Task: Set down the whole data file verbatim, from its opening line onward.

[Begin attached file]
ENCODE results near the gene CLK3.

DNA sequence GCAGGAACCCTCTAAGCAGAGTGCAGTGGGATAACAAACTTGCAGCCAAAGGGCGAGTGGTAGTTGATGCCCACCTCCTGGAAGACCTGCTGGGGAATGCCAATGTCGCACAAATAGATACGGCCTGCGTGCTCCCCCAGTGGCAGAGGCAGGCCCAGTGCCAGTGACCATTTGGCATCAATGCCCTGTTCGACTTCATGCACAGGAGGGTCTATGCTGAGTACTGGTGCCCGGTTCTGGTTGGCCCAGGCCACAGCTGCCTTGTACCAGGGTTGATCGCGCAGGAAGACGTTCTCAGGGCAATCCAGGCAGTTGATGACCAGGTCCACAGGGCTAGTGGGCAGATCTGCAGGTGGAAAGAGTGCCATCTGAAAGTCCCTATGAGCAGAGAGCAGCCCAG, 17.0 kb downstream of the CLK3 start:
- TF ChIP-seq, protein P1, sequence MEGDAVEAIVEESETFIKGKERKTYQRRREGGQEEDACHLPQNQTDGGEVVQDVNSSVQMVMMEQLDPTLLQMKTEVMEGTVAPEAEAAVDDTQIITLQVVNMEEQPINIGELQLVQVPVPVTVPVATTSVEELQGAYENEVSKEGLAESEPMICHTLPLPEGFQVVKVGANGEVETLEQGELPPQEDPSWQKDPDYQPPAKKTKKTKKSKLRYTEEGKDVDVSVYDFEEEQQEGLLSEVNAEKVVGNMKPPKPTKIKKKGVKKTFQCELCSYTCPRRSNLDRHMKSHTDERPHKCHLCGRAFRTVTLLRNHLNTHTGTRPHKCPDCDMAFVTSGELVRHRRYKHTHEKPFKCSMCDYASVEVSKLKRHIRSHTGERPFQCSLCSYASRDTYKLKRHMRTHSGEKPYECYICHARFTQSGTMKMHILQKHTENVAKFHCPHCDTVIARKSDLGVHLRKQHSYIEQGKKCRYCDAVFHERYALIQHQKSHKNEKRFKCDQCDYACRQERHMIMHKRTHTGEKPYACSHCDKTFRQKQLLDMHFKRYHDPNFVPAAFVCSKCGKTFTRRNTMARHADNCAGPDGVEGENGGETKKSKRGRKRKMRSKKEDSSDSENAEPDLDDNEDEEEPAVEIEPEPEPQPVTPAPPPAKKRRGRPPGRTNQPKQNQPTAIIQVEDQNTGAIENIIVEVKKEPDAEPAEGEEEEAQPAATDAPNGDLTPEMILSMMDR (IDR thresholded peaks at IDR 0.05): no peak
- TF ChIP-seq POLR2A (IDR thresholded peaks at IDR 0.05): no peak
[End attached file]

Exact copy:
ENCODE results near the gene CLK3.

DNA sequence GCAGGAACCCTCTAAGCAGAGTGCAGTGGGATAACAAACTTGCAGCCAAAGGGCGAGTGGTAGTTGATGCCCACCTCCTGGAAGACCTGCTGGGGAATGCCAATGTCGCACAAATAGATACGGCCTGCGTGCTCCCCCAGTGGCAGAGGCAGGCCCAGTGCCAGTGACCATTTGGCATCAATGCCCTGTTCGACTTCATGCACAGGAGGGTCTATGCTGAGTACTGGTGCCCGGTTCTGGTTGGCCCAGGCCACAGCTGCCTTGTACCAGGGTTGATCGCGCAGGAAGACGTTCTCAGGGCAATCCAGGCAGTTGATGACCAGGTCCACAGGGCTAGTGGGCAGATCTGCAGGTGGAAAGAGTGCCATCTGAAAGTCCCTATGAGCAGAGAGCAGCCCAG, 17.0 kb downstream of the CLK3 start:
- TF ChIP-seq, protein P1, sequence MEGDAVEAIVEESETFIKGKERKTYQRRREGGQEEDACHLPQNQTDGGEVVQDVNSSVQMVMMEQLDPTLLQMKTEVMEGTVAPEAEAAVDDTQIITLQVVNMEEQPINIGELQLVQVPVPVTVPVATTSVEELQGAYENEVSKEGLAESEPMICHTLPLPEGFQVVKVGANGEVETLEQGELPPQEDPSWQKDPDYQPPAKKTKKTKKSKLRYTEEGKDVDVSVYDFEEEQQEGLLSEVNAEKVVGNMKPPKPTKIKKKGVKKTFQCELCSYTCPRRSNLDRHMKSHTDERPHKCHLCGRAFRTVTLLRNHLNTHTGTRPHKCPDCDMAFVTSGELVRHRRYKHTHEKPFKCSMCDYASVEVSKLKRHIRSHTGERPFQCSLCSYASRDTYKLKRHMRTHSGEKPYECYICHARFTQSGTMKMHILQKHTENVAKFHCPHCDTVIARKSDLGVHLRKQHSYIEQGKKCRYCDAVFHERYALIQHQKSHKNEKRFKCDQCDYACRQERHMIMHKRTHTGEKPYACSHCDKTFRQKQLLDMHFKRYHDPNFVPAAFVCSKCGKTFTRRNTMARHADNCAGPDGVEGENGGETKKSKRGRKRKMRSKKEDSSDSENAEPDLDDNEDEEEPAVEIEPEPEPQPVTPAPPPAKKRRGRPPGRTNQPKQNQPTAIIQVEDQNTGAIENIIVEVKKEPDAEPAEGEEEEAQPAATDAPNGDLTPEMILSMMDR (IDR thresholded peaks at IDR 0.05): no peak
- TF ChIP-seq POLR2A (IDR thresholded peaks at IDR 0.05): no peak